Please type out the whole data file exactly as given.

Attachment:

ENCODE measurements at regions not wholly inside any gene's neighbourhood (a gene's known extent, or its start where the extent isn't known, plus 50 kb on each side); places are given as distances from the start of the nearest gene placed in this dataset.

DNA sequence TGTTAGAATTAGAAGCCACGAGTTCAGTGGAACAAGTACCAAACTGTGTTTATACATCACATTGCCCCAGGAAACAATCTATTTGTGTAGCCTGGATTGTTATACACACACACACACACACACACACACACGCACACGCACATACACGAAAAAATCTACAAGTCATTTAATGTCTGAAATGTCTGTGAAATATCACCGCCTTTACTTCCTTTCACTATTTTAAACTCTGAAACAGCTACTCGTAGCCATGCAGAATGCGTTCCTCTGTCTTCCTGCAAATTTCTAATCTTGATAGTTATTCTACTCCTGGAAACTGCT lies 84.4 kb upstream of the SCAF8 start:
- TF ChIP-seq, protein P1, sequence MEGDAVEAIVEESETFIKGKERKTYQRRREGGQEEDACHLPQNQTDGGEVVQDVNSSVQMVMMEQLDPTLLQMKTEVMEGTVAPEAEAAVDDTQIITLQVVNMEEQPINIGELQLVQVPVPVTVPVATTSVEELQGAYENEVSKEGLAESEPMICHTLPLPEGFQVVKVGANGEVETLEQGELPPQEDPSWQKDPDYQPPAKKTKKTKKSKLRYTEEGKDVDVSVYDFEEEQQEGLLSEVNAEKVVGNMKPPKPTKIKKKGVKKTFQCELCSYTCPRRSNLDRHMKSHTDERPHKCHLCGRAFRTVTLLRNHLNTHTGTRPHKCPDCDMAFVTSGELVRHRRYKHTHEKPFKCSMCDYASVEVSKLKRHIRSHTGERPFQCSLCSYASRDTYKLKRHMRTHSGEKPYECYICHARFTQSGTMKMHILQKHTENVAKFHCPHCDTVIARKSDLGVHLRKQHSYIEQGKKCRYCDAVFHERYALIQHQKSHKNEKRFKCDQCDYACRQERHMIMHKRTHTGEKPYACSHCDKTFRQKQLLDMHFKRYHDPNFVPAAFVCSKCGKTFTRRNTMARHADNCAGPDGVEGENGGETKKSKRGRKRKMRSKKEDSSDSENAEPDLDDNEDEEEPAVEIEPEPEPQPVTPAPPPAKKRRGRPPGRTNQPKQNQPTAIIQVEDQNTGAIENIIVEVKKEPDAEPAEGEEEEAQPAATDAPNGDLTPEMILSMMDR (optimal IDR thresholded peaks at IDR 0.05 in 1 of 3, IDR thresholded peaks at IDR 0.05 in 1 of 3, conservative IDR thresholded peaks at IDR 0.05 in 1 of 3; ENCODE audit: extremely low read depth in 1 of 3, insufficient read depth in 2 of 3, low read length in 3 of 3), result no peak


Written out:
ENCODE measurements at regions not wholly inside any gene's neighbourhood (a gene's known extent, or its start where the extent isn't known, plus 50 kb on each side); places are given as distances from the start of the nearest gene placed in this dataset.

DNA sequence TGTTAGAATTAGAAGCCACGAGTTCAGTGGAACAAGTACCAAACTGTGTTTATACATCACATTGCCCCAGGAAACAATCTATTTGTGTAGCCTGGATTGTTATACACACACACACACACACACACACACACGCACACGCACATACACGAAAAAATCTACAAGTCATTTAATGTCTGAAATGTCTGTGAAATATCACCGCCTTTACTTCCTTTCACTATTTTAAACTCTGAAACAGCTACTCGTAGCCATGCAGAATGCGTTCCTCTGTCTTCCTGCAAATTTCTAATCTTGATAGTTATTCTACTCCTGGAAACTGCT lies 84.4 kb upstream of the SCAF8 start:
- TF ChIP-seq, protein P1, sequence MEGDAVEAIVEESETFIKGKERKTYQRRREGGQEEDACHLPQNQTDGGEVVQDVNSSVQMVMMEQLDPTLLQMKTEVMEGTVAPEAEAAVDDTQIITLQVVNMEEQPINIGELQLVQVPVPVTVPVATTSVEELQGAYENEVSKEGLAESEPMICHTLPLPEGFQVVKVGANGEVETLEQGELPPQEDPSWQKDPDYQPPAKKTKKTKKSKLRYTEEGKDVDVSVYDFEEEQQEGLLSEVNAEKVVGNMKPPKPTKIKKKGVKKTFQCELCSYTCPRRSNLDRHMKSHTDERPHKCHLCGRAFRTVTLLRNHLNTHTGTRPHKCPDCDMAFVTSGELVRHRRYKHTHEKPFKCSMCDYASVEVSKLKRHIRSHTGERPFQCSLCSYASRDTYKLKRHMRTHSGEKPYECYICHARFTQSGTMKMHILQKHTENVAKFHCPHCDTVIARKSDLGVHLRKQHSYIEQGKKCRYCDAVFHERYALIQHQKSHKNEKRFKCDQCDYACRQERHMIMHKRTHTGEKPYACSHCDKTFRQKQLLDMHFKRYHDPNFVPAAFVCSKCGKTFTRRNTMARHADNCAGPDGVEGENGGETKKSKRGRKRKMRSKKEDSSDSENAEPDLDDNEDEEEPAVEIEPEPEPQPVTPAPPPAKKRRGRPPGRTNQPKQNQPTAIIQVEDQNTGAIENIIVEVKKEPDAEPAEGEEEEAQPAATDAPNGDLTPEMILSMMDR (optimal IDR thresholded peaks at IDR 0.05 in 1 of 3, IDR thresholded peaks at IDR 0.05 in 1 of 3, conservative IDR thresholded peaks at IDR 0.05 in 1 of 3; ENCODE audit: extremely low read depth in 1 of 3, insufficient read depth in 2 of 3, low read length in 3 of 3), result no peak